A recent four-night stint for funk great Maceo Parker and band at San Francisco’s acclaimed new SFJAZZ Center was saved from an abrupt and untimely end, thanks to cool heads, quick thinking, and a well-placed PreSonus StudioLive 24.4.2 console.
New Orleans audio engineer Andrew “Goat” Gilchrist has toured with Parker for nearly a decade. A veteran road dog who has also logged globetrotting miles with the likes of the Neville Brothers, Ani DiFranco, and Steel Pulse, Goat describes how the band’s final night turned into a last-minute nail biter.
“They had had some trouble with the house console crashing and locking up before our third night, and the house crew were a bit nervous that evening, but it all worked and we made it through the show without incident,” Goat explains. “But the afternoon before our fourth and final show, something went wrong and the console became unusable – glitching, freezing up, and making loud, sporadic noises into the PA.”
That’s where the quick thinking came in. “Masa, the SFJAZZ house audio tech, grabbed the little mixing console from their performance lab space and wired it in to the multichannel splitter at FOH,” says Goat. Needless to say, the change was a bit last-minute. “I got word of this console swap five minutes before our performance. The house is open, the audience are mostly in their seats, and I’m out at FOH, suddenly staring at a completely blank canvas of a console, without even a line check to confirm 22 channels of signal coming from a full eight piece band.”
While less experienced engineers might have delayed or even cancelled the evening, Goat maintained his edge. “Masa had done his best to label the inputs of the new console, and to try to match input gains from the house desk, giving me a fighting chance to mix this band from a cold start on a new console.”
Goat’s long-standing Old School approach of using very little EQ and no compressors made putting together a new mix a bit easier. “I spent my pre-show five minutes on the StudioLive, dialing up high pass filters and guessing up a little bit of EQ on a few channels,” he says. “I had used the StudioLive at a couple of different venues in New Orleans earlier this year, and because the desk is set up in such an obvious and intuitive way, I was able to do a lot in that five minutes.”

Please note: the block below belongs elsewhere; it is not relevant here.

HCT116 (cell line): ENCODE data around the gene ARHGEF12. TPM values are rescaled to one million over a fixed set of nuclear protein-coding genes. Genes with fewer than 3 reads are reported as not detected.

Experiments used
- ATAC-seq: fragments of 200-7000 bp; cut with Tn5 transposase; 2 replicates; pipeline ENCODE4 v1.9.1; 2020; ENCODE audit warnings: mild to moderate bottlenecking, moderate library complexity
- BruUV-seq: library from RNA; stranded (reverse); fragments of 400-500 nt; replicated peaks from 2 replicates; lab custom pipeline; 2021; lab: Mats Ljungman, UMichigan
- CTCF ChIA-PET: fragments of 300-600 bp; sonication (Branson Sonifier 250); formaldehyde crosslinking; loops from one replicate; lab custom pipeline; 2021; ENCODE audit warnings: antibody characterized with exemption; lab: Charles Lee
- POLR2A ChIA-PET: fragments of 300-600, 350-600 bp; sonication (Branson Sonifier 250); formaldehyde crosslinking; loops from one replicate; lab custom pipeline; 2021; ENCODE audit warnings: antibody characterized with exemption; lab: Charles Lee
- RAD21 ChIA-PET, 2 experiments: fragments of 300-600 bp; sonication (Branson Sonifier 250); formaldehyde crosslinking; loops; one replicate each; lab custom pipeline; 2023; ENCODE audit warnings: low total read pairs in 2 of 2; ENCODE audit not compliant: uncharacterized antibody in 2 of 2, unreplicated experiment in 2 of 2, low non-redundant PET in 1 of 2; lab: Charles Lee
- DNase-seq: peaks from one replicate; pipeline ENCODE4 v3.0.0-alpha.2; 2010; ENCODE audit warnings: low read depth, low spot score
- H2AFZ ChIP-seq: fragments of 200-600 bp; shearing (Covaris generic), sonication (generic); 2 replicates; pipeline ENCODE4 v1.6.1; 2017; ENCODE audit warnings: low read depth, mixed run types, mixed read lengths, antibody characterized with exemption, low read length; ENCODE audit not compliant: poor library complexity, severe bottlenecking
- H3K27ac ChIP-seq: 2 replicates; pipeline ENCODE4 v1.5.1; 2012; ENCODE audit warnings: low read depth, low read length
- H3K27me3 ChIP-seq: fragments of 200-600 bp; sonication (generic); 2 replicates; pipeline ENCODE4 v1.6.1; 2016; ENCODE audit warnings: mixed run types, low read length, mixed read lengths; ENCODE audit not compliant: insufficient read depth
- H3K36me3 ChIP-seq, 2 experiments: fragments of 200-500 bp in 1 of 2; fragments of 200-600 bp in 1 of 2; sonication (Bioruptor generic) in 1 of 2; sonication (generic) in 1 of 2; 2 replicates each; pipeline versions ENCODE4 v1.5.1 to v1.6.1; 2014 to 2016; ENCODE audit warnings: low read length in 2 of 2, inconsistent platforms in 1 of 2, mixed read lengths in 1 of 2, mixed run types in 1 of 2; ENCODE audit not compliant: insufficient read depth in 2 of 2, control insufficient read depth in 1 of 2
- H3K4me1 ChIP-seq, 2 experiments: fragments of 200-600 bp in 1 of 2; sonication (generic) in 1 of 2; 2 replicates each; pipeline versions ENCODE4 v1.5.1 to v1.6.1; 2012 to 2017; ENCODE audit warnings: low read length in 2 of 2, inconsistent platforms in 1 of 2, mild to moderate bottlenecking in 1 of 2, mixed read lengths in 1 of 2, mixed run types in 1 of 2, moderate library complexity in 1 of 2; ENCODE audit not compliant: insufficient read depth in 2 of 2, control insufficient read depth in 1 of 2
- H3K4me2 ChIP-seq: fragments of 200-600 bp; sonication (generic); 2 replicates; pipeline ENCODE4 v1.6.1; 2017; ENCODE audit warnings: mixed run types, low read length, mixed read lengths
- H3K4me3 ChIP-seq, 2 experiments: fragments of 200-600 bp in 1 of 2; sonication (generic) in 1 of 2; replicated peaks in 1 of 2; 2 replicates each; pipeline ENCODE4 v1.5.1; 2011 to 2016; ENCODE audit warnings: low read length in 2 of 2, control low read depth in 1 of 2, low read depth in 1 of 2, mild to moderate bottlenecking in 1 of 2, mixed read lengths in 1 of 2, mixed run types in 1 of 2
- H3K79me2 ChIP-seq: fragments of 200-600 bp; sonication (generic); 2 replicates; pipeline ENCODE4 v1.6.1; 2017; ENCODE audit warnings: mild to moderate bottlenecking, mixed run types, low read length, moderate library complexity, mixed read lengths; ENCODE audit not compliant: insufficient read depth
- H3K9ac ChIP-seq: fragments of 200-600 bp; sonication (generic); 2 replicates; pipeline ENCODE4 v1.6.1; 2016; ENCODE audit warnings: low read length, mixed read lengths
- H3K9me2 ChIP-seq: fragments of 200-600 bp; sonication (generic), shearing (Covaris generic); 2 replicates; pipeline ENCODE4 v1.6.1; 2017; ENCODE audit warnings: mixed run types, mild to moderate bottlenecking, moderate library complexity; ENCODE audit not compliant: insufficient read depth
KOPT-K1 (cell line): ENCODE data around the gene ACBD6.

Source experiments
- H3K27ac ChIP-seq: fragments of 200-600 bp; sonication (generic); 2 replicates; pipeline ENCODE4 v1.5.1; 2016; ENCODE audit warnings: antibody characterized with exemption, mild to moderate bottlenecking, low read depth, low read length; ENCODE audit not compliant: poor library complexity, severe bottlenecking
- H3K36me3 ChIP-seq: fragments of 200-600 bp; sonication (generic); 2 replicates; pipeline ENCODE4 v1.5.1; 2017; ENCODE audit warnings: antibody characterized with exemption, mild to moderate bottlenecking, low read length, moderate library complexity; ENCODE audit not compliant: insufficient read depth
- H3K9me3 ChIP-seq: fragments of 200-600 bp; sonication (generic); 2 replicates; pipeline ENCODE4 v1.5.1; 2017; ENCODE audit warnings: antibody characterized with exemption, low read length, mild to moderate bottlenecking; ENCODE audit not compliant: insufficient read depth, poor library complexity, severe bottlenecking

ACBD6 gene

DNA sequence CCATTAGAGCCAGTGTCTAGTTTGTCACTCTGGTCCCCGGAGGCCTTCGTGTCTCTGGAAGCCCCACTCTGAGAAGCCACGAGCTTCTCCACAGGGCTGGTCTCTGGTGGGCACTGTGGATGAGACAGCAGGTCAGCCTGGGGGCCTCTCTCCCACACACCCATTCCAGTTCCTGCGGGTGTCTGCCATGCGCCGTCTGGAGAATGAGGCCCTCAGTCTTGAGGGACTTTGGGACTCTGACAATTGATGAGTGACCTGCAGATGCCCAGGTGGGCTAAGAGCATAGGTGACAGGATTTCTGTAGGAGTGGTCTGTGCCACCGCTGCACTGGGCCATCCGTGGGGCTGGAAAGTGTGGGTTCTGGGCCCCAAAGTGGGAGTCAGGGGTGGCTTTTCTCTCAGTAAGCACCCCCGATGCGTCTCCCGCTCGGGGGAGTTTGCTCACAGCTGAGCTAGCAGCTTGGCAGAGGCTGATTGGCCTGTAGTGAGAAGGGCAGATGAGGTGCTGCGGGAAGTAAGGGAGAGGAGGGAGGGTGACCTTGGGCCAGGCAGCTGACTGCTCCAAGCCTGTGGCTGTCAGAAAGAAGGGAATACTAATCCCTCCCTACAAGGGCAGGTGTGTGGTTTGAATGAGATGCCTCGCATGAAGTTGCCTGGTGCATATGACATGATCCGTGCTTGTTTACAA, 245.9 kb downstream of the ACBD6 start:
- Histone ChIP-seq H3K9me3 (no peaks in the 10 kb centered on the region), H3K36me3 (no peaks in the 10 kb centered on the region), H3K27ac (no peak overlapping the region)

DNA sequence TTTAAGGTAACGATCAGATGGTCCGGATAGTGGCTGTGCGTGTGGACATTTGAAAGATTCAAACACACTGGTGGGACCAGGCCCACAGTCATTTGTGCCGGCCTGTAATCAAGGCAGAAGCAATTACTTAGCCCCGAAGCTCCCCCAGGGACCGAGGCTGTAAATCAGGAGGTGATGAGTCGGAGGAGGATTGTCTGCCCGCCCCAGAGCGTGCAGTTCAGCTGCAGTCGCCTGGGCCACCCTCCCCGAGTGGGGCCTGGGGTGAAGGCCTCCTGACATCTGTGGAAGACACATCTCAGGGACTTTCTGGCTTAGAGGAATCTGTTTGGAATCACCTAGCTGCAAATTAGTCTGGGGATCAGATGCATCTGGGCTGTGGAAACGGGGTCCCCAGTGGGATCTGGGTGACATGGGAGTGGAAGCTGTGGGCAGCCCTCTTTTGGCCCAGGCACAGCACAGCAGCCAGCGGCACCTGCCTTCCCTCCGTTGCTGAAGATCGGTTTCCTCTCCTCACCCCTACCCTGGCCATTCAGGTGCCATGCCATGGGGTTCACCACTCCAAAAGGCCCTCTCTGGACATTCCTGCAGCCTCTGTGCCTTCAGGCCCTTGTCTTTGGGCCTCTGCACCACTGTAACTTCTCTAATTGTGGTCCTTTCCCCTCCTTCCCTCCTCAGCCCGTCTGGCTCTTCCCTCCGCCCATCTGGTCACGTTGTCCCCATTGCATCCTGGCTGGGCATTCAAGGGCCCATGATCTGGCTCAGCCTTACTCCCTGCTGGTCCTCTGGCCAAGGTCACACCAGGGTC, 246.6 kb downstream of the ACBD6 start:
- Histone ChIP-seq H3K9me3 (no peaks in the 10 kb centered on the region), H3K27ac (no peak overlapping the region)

Of course, that didn’t stop the inevitable sweating of bullets as the house lights dimmed. “I was pretty much gripped with terror as the band sprung into action,” he recounts. “I hadn’t even had a chance to tell the band about the change, and that their opening song was about to become a potential train wreck. But Masa had done the repatching perfectly, and all my channels showed up where I expected. I did a lot of adjusting and tweaking during that first song, and somewhere in the middle of it, I had wrestled my way into a pretty stable mix.”
Goat credits the layout of the StudioLive with helping him to quickly (re)build the mix. “Being able to just jump into the entire set of parameters on each channel, without any kind of menu or layers allowed me to organize my mix very quickly, and still keep an eye on the band.”
You would think this tale of last-minute panic and redemption in front of a house full of music fans would have been enough, but there’s more to the story. “After my mad scramble, once I was able to take a little step back from the console, I realized the show actually sounded better than it had the previous three nights! I had been struggling with a very flat, two-dimensional mix, with a real lack of mid range definition. I had kind of attributed it to the complexities of this very deadened acoustic space. But listening to the mix through the StudioLive, a depth of imaging appeared in my mix that had been missing. That rich, well defined sounding midrange that I had tried to coax out of the system before just came to life, with the StudioLive’s mains EQ left completely flat.“
Of course, Goat concedes, “I don’t think anyone would consider the StudioLive as competition for a high-end, automated digital console. I’d imagine the two consoles exist in completely different markets, and at completely different price points. All I know is that last night, the StudioLive not only helped avert a complete sonic disaster or worse – it also ended up, to my ears, sounding better than the house console. This little mixer got thrown into the most brutal A/B test imaginable, and came out shining.”